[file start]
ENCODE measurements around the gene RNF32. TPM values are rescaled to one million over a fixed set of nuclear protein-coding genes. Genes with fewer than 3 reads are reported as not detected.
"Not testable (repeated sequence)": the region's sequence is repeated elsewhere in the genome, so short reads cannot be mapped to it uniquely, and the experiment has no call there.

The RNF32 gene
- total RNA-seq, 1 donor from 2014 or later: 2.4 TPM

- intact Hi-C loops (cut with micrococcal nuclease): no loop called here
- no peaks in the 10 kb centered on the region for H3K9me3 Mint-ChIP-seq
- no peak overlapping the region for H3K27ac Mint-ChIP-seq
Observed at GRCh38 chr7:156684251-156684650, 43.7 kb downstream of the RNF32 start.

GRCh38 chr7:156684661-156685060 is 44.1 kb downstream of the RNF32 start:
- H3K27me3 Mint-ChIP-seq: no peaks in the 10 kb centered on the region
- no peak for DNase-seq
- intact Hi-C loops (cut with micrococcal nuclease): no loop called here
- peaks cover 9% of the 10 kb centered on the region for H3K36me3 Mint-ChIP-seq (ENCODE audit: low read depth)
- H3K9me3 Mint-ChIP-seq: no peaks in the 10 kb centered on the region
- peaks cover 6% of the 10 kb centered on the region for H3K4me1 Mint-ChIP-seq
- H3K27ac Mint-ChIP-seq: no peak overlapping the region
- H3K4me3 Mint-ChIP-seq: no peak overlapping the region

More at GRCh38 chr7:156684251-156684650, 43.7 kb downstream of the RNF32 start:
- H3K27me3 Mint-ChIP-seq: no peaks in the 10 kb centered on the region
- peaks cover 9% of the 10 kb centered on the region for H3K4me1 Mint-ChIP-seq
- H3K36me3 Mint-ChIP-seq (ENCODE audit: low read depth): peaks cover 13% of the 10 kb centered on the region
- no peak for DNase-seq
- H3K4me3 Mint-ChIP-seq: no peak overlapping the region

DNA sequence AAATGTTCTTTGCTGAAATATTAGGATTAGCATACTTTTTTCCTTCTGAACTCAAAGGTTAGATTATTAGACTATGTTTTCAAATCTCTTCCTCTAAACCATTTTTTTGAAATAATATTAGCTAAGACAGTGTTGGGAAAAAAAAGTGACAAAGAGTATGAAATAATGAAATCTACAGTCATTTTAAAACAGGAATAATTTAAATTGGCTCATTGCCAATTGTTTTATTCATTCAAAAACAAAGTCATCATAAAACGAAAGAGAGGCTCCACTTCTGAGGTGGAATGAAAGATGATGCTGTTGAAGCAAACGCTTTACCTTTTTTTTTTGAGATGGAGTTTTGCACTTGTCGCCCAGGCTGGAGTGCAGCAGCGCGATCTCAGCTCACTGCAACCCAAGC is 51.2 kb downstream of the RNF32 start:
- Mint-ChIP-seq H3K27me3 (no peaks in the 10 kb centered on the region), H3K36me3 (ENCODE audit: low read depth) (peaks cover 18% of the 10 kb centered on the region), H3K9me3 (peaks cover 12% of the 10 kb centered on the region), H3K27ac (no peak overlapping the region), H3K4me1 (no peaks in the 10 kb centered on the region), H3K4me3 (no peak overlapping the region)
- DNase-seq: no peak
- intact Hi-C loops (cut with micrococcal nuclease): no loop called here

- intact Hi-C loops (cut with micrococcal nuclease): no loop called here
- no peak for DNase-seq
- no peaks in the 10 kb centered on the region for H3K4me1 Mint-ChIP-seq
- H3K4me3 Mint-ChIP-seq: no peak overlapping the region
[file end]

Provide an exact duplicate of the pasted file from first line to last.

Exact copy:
ENCODE measurements around the gene RNF32. TPM values are rescaled to one million over a fixed set of nuclear protein-coding genes. Genes with fewer than 3 reads are reported as not detected.
"Not testable (repeated sequence)": the region's sequence is repeated elsewhere in the genome, so short reads cannot be mapped to it uniquely, and the experiment has no call there.

The RNF32 gene
- total RNA-seq, 1 donor from 2014 or later: 2.4 TPM

- intact Hi-C loops (cut with micrococcal nuclease): no loop called here
- no peaks in the 10 kb centered on the region for H3K9me3 Mint-ChIP-seq
- no peak overlapping the region for H3K27ac Mint-ChIP-seq
Observed at GRCh38 chr7:156684251-156684650, 43.7 kb downstream of the RNF32 start.

GRCh38 chr7:156684661-156685060 is 44.1 kb downstream of the RNF32 start:
- H3K27me3 Mint-ChIP-seq: no peaks in the 10 kb centered on the region
- no peak for DNase-seq
- intact Hi-C loops (cut with micrococcal nuclease): no loop called here
- peaks cover 9% of the 10 kb centered on the region for H3K36me3 Mint-ChIP-seq (ENCODE audit: low read depth)
- H3K9me3 Mint-ChIP-seq: no peaks in the 10 kb centered on the region
- peaks cover 6% of the 10 kb centered on the region for H3K4me1 Mint-ChIP-seq
- H3K27ac Mint-ChIP-seq: no peak overlapping the region
- H3K4me3 Mint-ChIP-seq: no peak overlapping the region

More at GRCh38 chr7:156684251-156684650, 43.7 kb downstream of the RNF32 start:
- H3K27me3 Mint-ChIP-seq: no peaks in the 10 kb centered on the region
- peaks cover 9% of the 10 kb centered on the region for H3K4me1 Mint-ChIP-seq
- H3K36me3 Mint-ChIP-seq (ENCODE audit: low read depth): peaks cover 13% of the 10 kb centered on the region
- no peak for DNase-seq
- H3K4me3 Mint-ChIP-seq: no peak overlapping the region

DNA sequence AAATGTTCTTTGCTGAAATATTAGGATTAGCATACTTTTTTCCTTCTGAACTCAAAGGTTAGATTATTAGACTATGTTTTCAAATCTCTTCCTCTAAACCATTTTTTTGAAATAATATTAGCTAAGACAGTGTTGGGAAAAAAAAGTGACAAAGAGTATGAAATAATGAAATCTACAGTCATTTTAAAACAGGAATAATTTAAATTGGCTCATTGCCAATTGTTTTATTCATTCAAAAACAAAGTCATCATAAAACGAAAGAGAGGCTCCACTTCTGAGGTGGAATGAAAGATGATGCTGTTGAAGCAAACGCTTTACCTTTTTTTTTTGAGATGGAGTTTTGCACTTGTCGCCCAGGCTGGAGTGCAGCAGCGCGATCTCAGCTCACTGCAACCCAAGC is 51.2 kb downstream of the RNF32 start:
- Mint-ChIP-seq H3K27me3 (no peaks in the 10 kb centered on the region), H3K36me3 (ENCODE audit: low read depth) (peaks cover 18% of the 10 kb centered on the region), H3K9me3 (peaks cover 12% of the 10 kb centered on the region), H3K27ac (no peak overlapping the region), H3K4me1 (no peaks in the 10 kb centered on the region), H3K4me3 (no peak overlapping the region)
- DNase-seq: no peak
- intact Hi-C loops (cut with micrococcal nuclease): no loop called here

- intact Hi-C loops (cut with micrococcal nuclease): no loop called here
- no peak for DNase-seq
- no peaks in the 10 kb centered on the region for H3K4me1 Mint-ChIP-seq
- H3K4me3 Mint-ChIP-seq: no peak overlapping the region